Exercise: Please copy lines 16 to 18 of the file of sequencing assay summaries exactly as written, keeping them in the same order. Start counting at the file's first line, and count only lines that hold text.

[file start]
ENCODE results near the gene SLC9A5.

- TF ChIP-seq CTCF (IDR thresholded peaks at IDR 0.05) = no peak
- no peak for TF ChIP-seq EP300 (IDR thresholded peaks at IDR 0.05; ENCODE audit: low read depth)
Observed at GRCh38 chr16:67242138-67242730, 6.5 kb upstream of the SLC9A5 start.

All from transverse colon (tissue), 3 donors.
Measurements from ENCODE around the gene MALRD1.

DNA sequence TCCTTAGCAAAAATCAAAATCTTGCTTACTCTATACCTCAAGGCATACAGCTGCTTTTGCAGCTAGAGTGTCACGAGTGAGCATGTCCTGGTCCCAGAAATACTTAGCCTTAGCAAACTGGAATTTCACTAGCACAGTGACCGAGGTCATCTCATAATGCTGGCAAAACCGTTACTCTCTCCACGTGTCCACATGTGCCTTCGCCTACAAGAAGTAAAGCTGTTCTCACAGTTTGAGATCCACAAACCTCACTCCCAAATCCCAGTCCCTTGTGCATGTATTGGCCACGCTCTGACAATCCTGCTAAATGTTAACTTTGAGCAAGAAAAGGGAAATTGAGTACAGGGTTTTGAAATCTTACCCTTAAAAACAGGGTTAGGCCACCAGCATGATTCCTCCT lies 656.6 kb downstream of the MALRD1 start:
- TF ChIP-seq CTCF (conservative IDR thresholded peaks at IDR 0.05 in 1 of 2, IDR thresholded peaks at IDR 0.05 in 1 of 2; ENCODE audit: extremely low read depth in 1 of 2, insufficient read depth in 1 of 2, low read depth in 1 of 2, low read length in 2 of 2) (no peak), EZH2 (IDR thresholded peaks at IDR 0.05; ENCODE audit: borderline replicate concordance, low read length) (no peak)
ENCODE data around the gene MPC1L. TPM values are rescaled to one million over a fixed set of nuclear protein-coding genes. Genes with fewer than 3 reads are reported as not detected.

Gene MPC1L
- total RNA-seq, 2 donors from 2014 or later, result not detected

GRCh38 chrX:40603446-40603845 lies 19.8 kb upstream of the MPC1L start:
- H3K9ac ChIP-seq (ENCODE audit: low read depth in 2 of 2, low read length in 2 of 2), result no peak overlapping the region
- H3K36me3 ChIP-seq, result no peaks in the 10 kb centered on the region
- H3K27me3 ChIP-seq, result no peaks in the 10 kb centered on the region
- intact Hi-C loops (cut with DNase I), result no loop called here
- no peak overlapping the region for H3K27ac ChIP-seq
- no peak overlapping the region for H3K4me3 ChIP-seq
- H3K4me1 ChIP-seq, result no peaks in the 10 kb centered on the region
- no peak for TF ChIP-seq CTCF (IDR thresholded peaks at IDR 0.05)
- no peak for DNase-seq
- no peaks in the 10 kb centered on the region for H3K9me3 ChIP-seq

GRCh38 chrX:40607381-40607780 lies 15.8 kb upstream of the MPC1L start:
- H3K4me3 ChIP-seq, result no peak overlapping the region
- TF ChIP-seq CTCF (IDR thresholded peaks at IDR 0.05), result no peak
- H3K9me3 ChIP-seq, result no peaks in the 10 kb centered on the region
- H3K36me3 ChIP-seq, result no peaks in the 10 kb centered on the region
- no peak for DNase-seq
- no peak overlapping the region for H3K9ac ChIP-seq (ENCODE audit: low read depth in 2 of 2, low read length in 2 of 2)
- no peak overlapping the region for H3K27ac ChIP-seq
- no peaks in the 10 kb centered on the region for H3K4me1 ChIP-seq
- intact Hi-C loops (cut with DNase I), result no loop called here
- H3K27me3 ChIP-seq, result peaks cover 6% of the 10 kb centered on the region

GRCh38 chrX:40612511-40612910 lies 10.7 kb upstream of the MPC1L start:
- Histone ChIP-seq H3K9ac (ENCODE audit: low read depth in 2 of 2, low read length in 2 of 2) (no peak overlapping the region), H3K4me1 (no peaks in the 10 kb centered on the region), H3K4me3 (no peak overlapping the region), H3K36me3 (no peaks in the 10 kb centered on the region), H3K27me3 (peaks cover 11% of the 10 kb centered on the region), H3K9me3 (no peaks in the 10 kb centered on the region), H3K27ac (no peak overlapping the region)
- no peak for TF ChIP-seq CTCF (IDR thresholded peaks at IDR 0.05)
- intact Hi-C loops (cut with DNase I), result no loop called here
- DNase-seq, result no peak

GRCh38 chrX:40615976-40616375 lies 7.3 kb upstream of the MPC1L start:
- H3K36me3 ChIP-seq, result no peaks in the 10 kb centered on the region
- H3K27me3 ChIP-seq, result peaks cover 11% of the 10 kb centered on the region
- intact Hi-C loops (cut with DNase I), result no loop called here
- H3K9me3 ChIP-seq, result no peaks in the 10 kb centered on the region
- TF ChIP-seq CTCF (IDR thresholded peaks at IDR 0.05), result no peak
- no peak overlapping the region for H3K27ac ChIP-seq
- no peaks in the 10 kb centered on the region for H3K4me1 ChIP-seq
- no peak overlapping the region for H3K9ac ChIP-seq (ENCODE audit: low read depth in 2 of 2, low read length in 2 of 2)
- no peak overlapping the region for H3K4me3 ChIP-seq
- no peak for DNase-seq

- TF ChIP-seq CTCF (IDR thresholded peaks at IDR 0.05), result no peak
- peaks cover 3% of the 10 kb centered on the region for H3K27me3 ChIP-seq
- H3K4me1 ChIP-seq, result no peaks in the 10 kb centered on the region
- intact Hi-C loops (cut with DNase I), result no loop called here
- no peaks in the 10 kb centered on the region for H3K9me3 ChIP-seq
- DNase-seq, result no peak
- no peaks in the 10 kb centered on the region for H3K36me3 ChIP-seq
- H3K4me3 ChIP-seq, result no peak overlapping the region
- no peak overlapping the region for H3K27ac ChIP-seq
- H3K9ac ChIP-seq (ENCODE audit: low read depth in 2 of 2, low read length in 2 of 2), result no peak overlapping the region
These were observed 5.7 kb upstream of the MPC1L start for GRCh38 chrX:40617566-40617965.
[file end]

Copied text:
- intact Hi-C loops (cut with DNase I), result no loop called here
- no peak overlapping the region for H3K27ac ChIP-seq
- no peak overlapping the region for H3K4me3 ChIP-seq